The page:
Chevron (NYSE:CVX) has its hands in almost every component of energy including natural gas, biofuels, coal mining, and geothermal energy, as well as insurance and real estate. Of the big boys, Chevron is the second largest behind Exxon Mobil (NYSE:XOM), but in the same field as BP (NYSE:BP) and Royal Dutch Shell (RDS.A). While others such as Valero Energy (NYSE:VLO) and Anadarko Petroleum (NYSE:APC) compete well with Chevron, none of these are pursuing more unique and alternative ways to expand. It is this uniqueness, and savvy business sense, ("It's all about the money boys!") that I believe puts Chevron in a class alone as a company worth investing in for the long haul. This is one that an investor can look back on years from now and be thankful for investing in Chevron today.
Because of the volatile nature of the oil and gas business, deal-making is part of the process. Chevron is selective in doing business with others. Obviously, the company looks for growth potential, but is always looking at how current deals, spinoffs, acquisitions, and joint ventures will affect all stakeholders 10 to 30 years down the road. One recent deal is between an Australian subsidiary of Chevron and Chubu Electric Power Co., a Japanese utility firm under which Chevron will sell liquefied natural gas (LNG) from its natural gas project in Australia to Chubu. This is not the first time Chevron has partnered with a Japanese company. The company has entered into several deals with Japanese and South Korean companies to sell a major portion of LNG from the project. With this recent agreement, company covered more than 70% of Wheatstone's LNG under long-term contracts with customers. Per the agreement, Chevron -- together with Apache Energy (NYSE:APA) and KUFPEC -- is expected to deliver one million tons per annum (MTPA) of LNG to Chubu for up to 20 years.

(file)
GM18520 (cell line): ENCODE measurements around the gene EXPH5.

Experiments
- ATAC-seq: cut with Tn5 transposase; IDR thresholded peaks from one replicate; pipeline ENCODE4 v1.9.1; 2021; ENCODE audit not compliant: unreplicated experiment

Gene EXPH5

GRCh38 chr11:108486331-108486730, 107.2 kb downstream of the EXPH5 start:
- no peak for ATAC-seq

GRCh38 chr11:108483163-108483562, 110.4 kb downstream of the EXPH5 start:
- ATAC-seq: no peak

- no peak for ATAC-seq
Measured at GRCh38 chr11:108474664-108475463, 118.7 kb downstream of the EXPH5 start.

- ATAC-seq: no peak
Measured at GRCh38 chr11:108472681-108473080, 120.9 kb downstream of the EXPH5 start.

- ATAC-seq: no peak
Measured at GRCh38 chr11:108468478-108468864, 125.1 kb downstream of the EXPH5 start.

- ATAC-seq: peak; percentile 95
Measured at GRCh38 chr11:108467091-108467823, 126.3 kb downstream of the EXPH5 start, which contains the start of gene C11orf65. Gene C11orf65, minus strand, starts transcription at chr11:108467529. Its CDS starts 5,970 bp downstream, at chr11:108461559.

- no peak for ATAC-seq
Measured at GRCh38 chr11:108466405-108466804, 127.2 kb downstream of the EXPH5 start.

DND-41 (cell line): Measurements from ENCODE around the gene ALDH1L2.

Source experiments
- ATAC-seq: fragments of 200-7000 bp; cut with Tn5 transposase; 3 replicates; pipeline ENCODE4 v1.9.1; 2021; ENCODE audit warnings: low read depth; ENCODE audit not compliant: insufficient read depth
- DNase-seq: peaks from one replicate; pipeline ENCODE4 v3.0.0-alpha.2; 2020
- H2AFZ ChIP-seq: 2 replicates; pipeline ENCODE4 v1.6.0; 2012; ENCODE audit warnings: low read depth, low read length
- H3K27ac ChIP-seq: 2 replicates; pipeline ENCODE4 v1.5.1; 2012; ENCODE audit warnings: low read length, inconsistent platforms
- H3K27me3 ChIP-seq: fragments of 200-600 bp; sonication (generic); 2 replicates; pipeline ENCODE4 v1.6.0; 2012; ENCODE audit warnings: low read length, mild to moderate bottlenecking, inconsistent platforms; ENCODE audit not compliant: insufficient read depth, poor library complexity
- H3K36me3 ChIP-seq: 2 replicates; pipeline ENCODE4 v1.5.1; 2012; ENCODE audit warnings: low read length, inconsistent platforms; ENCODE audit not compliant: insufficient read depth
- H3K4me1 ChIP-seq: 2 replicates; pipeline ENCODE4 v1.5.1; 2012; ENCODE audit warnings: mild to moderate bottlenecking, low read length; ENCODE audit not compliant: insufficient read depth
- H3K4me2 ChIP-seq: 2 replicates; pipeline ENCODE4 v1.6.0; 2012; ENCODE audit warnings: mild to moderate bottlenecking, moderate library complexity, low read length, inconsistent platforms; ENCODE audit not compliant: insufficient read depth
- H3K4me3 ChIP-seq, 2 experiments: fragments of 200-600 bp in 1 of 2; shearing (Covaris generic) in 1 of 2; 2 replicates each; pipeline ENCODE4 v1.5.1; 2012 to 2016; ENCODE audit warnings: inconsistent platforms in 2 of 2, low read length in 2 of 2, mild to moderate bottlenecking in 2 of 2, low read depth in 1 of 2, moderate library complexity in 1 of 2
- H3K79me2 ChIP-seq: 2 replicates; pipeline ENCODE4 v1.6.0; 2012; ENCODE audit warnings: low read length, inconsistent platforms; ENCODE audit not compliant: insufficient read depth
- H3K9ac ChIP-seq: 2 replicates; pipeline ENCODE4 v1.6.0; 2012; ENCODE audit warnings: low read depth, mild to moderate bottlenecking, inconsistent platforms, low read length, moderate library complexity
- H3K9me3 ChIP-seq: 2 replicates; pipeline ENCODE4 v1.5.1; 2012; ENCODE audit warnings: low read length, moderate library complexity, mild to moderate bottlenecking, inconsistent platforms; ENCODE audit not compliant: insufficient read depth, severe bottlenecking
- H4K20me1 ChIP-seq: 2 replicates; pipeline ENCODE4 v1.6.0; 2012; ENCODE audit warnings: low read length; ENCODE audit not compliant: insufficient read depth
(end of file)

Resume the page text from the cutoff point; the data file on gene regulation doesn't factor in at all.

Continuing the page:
Along with smart partnering and acquisitions, Chevron is always seeking innovation by focusing on research and development of better materials as well as services. Last month the company announced its newest product: a new premium oil for use in compressed natural gas (CNG) and liquefied natural gas and liquefied petroleum gas (NYSE:LPG) engines. This oil improves performance in CNG and LNG engines and helps minimize operating costs for delivery and waste truck services, municipal bus operations as well as off-road equipment. The company is also always looking to more efficiently locate and drill for energy sources. Chevron recently signed a deal with Vialogy using that company's QuantumRD processing to help Chevron better position horizontal wells by reducing finding and production costs. Vialogy will provide 3D-seismic data support helping with the appraisal of sites in the Delaware Basin.